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Elephant and Piggie themselves, like their good friend The Pigeon, have attained children’s literature celebrity status. Justin Azevedo, member of the ALSC Intellectual Freedom committee, observes that their dialogue is simple while still feeling entirely natural and that they each have distinct voices. Amy Seto Forrester appreciates that Gerald and Piggie invite the reader into their strong friendship by breaking down the fourth wall. Kevin Delecki noted that in 2015’s Honor Book Waiting is Not Easy the reader is as surprised as Gerald by the stunning two page vista that ends the story. This strong character development and inclusion of the reader within each book and throughout the series, has resonated with readers of all ages.

And for every reader, there seems to be another way to share Elephant and Piggie with their target audience. Kevin Delecki says “both of my boys 'read' for the first time at 3 years old by memorizing the dialogue of an Elephant & Piggie book and telling it back while turning the pages.” Justin Azevedo “loves using the books as a model for how comics can be used to teach literacy, as the books essentially follow the graphic novel format with the story being told solely in dialogue and contextual clues in the art.” Penny Peck reads A Big Guy Took My Ball! to classrooms on "Read Across America" Day in celebration of Dr. Seuss and the Geisel Award because “this entry in the series makes a great classroom read-aloud; the plot is very strong and easy to relate to, for kids who spend any time at recess.” Nate Halsen has given Elephant and Piggie titles to well over a hundred first readers who “eagerly come back for another, inspiring their first series addiction (and we all know how great that is for someone just starting to decode).”

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It’s easy to see what has convinced many of the Geisel committees of the past decade that Gerald and Piggie “demonstrate creativity and imagination to engage children in reading” above all or most other contenders. This year’s committee faces the challenge of evaluating the final title in this series (and of course, they must evaluate it on its own merits compared to the other titles this year, without considering the rest of the series). But beyond shiny gold and silver medals, there remain the readers, some now well into their teen years, whose first memories of truly reading a beloved book featured Elephant and Piggie. Will those teens grow into parents, teachers, and librarians who pass their love of this series down to their children, the way readers have long shared the iconic works of Dr. Seuss? Keeping its legacy alive, even as Gerald and Piggie move on to new projects?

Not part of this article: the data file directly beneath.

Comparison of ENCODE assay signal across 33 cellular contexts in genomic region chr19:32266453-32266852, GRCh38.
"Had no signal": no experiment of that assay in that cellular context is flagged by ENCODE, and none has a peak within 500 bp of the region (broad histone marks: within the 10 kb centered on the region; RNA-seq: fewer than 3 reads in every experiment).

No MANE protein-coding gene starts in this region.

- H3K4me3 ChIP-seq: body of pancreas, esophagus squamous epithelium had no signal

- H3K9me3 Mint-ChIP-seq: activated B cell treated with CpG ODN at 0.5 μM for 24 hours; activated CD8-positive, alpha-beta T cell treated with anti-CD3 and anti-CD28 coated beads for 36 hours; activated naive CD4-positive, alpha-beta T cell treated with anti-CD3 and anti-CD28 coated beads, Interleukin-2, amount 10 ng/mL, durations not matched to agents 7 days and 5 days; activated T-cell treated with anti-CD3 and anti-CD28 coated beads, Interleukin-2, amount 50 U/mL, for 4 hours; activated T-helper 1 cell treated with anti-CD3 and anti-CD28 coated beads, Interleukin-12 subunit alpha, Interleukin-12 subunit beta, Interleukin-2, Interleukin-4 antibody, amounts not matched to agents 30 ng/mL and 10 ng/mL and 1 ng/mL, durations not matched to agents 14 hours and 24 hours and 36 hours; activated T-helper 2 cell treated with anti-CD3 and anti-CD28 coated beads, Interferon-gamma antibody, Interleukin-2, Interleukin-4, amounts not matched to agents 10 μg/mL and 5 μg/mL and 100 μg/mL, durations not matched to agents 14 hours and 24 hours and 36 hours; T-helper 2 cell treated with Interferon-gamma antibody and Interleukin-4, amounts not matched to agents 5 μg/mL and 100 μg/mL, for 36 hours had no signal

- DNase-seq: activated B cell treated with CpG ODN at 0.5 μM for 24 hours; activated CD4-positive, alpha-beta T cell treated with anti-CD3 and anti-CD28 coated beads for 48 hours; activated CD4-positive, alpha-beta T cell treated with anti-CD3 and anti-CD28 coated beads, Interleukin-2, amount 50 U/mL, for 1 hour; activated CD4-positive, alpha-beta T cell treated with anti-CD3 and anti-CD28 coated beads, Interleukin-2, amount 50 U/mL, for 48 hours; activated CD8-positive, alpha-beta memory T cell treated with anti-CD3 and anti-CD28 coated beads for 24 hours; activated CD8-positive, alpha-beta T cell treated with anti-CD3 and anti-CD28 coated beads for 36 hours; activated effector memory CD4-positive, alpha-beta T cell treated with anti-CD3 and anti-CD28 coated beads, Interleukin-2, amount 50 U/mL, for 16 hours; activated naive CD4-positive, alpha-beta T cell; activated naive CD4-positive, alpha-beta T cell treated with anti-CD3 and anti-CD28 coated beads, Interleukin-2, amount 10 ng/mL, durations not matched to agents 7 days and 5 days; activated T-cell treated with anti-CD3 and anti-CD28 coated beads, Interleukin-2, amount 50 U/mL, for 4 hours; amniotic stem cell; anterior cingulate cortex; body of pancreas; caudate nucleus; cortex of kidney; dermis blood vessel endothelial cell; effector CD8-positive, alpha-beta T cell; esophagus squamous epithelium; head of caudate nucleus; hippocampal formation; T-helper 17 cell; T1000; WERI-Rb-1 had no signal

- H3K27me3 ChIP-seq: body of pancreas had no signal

It may be some time before we see another author/illustrator with such a consistent showing in the Geisel. Who do you think the next author/illustrator to earn a third Geisel award will be? 
Photo by Susan Kusel
Speaking of those new projects, Elephant and Piggie aren’t ready to hang up their pink and grey speech balloons yet! They appear as the emcees in Elephant and Piggie Like Reading, and we’ll examine the first two titles in that series in an upcoming post.

Many thanks to Kevin Delecki and Penny Peck for sharing insights into their committees’ choice to award a Geisel Honor to an Elephant and Piggie title, and to Nate Halsen, Amy, and Justin Azevedo for weighing in with thoughts on the series’ strengths.  

Today's post was collaboratively written by Susan Kusel and Amanda Foulk.
Susan Kusel is a librarian, children's book buyer and selector at an independent bookstore, and the owner of a children's book consulting company. She blogs at Wizards Wireless. Her favorite Elephant & Piggie story is "We Are In A Book". 
Amanda Foulk is a fan of Elephant and Piggie. Her favorite Elephant & Piggie story is "My New Friend is So Fun".

Thursday, September 15, 2016

Planning a Mock Geisel? Here are 12 Ideas to Consider

Bracket voting system used at the Catherine Cook School.
Photo courtesy of Patrick Gall
Today's guest contributor is Patrick Gall. Patrick works as a librarian for children in preschool through eighth grade at the Catherine Cook School in Chicago. He served on the 2015 Newbery Award Committee and is a guest reviewer for The Horn Book Magazine.